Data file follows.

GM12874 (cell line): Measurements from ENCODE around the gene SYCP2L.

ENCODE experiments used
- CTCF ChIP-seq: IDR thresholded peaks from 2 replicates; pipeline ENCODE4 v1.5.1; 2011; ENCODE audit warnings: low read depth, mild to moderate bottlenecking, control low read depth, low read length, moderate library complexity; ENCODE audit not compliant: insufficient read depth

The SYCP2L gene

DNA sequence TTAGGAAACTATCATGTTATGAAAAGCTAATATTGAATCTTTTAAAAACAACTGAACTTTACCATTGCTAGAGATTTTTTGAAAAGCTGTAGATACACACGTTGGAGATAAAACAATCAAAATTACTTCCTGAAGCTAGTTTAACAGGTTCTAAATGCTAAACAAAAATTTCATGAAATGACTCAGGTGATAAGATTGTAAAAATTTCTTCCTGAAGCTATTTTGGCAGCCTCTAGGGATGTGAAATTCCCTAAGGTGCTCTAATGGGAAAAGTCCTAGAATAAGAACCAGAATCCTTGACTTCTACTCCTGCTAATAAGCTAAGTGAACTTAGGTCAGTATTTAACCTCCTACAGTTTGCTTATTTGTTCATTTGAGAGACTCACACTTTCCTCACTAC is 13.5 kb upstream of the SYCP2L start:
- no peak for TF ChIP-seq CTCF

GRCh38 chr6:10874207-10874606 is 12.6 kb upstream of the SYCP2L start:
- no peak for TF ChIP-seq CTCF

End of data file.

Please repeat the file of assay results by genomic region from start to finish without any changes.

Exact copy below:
GM12874 (cell line): Measurements from ENCODE around the gene SYCP2L.

ENCODE experiments used
- CTCF ChIP-seq: IDR thresholded peaks from 2 replicates; pipeline ENCODE4 v1.5.1; 2011; ENCODE audit warnings: low read depth, mild to moderate bottlenecking, control low read depth, low read length, moderate library complexity; ENCODE audit not compliant: insufficient read depth

The SYCP2L gene

DNA sequence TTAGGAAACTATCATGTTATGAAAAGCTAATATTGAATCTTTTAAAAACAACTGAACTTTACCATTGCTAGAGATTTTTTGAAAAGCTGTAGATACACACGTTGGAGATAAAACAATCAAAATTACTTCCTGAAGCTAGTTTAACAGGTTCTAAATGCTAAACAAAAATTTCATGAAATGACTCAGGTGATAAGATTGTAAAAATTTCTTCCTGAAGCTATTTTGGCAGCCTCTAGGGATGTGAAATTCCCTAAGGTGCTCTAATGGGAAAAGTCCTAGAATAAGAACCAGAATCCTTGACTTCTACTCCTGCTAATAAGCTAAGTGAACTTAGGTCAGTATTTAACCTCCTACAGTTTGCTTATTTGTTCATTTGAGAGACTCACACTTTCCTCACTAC is 13.5 kb upstream of the SYCP2L start:
- no peak for TF ChIP-seq CTCF

GRCh38 chr6:10874207-10874606 is 12.6 kb upstream of the SYCP2L start:
- no peak for TF ChIP-seq CTCF